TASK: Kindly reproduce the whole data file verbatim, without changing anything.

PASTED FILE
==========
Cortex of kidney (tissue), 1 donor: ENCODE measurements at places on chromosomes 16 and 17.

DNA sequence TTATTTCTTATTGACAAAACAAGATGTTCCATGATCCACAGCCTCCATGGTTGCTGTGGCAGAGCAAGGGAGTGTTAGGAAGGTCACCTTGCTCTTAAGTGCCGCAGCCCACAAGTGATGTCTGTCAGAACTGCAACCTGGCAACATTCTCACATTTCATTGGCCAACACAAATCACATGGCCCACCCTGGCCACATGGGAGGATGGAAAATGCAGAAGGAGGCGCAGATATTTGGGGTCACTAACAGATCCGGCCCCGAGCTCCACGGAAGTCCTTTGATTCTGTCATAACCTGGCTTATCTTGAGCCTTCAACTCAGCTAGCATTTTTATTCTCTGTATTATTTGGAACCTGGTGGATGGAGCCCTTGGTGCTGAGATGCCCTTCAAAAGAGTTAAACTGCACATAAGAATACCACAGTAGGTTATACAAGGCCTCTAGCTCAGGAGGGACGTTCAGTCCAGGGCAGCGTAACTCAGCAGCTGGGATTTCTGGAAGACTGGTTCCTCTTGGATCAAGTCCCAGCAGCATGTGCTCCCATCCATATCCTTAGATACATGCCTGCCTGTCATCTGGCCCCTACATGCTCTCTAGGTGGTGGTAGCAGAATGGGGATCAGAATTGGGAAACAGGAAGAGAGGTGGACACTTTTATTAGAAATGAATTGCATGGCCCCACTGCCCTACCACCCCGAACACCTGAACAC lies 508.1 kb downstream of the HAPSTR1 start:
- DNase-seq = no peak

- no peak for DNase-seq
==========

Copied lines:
Cortex of kidney (tissue), 1 donor: ENCODE measurements at places on chromosomes 16 and 17.

DNA sequence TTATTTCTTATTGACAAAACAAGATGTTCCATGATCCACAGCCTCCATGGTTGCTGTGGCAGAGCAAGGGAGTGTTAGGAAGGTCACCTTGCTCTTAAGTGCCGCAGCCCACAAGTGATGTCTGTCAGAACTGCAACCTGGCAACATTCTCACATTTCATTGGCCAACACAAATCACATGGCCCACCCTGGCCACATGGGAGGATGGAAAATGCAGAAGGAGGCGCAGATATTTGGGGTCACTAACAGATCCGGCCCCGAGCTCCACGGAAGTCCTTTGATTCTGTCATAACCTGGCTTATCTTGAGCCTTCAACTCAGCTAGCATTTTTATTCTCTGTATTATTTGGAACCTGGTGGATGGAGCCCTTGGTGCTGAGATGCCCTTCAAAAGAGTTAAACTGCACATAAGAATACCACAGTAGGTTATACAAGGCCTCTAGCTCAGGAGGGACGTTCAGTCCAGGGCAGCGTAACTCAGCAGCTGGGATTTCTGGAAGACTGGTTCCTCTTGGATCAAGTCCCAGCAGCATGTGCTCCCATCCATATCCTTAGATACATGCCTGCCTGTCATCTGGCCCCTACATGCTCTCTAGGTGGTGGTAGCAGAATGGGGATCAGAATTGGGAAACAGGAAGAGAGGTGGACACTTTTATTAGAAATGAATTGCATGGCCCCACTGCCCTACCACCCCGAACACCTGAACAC lies 508.1 kb downstream of the HAPSTR1 start:
- DNase-seq = no peak

- no peak for DNase-seq